On July 29, the Department of Labor (DOL) announced a final rule rescinding the Trump Administration’s Joint Employer rule. This move clearly reestablishes the DOL’s quest to broaden the scope of potential liability for businesses under the Fair Labor Standards Act (FLSA) for the wrongs of their subcontractors, franchisees and other entities. This move is consistent with the Biden Administration’s trend to reinstate the measures taken under the FLSA by the Obama Administration, including those taken to broaden the scope of who could be deemed joint employers under the FLSA. The rule promulgated by the Trump Administration had replaced an Administrator’s Guidance issued by the Wage and Hour Administrator of the Obama Administration, David Weil. Consistent with this trend, David Weil has been nominated to serve the current administration in the same role he held during the Obama Administration.
Many members of the business community saw the Trump-era rule as providing clarity on whether an entity constitutes a joint employer under the FLSA. The Biden DOL, on the other hand, characterized the rescinded rule as “contrary to statutory language and Congressional intent,” and contrary to the Guidance issued during the Obama Administration. That Guidance though was highly criticized by the business community and the courts as being too broad. The objective of that guidance was to make it easier to hold contracting employers and franchisors liable for the wrongs of employers “lower on the ladder,” thereby finding “deeper pockets” liable and facilitating larger class actions.
The Rescinded Rule Lived an Interesting Life
Under the rescinded rule, an employer would be deemed to be a joint employer with the “direct employer” if, with respect to the employees of the direct employer, it:
(i) Hires or fires the workers;
(ii) Supervises and controls the workers’ work schedules or conditions of employment to a substantial degree;
(iii) Determines the employees’ rates and methods of pay; and
(iv) Maintains the employees’ employment records.
The rescinded rule provided further clarity by eliminating from the analysis such factors as whether the relationship was due to a franchise agreement, whether the franchisor provided sample handbooks to franchisees, whether the contractor’s employees worked on the contracting entity’s premises, whether the employees participated in association health or retirement plans, or whether the business required contractors to conform to minimum wage, workplace safety, sexual harassment and other policies. The current DOL believes the prior administration’s focus on control was too narrow.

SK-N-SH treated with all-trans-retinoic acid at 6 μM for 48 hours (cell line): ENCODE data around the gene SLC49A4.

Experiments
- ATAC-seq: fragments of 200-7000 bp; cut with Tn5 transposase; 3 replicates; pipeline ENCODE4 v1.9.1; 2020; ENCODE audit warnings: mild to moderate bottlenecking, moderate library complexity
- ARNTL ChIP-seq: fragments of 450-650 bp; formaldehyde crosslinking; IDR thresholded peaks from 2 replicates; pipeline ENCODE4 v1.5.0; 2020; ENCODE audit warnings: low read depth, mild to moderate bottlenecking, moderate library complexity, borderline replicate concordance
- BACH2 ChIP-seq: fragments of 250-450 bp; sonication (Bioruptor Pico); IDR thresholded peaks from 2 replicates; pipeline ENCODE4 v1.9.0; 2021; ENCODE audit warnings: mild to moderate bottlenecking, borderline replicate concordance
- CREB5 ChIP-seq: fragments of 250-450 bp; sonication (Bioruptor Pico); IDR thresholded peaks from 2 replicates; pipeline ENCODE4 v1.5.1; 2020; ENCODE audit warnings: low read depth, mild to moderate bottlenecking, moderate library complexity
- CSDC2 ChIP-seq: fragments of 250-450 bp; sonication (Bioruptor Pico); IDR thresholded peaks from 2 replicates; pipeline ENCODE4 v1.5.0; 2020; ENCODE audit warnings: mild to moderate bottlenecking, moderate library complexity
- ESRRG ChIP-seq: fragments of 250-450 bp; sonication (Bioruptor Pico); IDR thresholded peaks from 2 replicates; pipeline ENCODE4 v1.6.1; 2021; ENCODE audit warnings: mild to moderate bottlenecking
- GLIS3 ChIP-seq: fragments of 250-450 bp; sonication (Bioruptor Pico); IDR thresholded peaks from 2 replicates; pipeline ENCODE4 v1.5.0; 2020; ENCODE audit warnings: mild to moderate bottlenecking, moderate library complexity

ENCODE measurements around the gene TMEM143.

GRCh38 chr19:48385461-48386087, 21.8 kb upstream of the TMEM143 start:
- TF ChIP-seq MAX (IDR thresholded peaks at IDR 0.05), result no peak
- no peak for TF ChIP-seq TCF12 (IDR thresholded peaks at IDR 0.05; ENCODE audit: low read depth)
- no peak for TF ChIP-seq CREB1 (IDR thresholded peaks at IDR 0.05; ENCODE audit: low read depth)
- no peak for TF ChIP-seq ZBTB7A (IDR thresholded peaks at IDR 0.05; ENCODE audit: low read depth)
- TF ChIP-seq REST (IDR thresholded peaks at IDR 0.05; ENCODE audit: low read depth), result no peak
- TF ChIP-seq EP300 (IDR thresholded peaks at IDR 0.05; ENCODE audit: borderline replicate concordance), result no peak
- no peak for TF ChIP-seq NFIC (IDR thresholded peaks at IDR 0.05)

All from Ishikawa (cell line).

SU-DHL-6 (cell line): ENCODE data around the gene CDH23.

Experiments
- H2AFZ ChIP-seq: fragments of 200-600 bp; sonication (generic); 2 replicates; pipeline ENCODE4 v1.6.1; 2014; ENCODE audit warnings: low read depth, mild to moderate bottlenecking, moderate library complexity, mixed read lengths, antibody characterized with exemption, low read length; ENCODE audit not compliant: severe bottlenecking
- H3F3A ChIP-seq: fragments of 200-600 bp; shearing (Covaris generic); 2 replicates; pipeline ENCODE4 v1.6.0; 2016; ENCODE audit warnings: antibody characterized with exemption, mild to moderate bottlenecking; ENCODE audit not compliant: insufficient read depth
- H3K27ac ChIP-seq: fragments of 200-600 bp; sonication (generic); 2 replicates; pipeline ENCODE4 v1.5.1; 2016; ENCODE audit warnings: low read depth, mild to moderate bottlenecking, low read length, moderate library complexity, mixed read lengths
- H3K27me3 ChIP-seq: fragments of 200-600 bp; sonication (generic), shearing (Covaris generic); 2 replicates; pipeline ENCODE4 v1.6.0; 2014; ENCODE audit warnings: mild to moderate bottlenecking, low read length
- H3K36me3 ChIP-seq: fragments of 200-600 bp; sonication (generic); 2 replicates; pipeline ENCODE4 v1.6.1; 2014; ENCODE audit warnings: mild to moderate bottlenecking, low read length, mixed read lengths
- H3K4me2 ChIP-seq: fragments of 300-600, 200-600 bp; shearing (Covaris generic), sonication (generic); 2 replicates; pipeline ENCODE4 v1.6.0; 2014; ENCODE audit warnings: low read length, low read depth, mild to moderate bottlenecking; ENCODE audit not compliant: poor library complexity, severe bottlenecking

The prior rule went into effect in March 2020, but it was enjoined by a federal court in New York in September 2020 due to a belief that the rule was inconsistent with the statute. Under the prior administration, the DOL appealed that ruling to the Court of Appeals and filed its brief shortly before the current administration took office. Rather than being placed in the awkward position of arguing contrary to the position taken in January as the appeal progressed, the DOL asked the court to hold the case in abeyance as the new administration was contemplating a change or rescission to the rule before the court. The court declined to do so. Now that the DOL is formally rescinding the rule, though, it is likely that the DOL will seek to have the case dismissed.
Employers Need to Evaluate their Potential Exposure as Joint Employers
Despite the DOL’s assertions that rescinding the rule will have minimal effect on businesses since it “was not adopted by most jurisdictions,” many employers will be affected by the rescission.
The DOL’s return to an “economic realities” in lieu of a “control” analysis foreshadows an increased effort by the DOL and employees to bring actions for unpaid wages under the FLSA against entities not typically considered to be employers. Employers, especially those who operate under a franchise model or engage many contractors, should therefore review their contracts and employment structures to better position themselves for responding to the scrutiny likely to be undertaken by the DOL and plaintiffs’ attorneys in the coming years. Contracts and basic practices which have been in place for decades may need to be revisited and revised.
Finally, employers need to stay alert to further changes to joint employment. While the DOL has not announced any further rulemaking plans, it did leave that door open if it determines that “alternative regulatory or subregulatory guidance is appropriate.” Will that be vis-à-vis new regulations or a restated Administrator’s Guidance? Time will tell, but for now, it appears that at best employers are required to hold their relationships up to the patch-work of standards varying by circuit court jurisdictions that are otherwise in place, but which the current administration arguably construes more broadly than the courts have typically done in the past. For these reasons, we should expect that the DOL will endeavor to tilt the scales more towards its current interpretations through some formal action.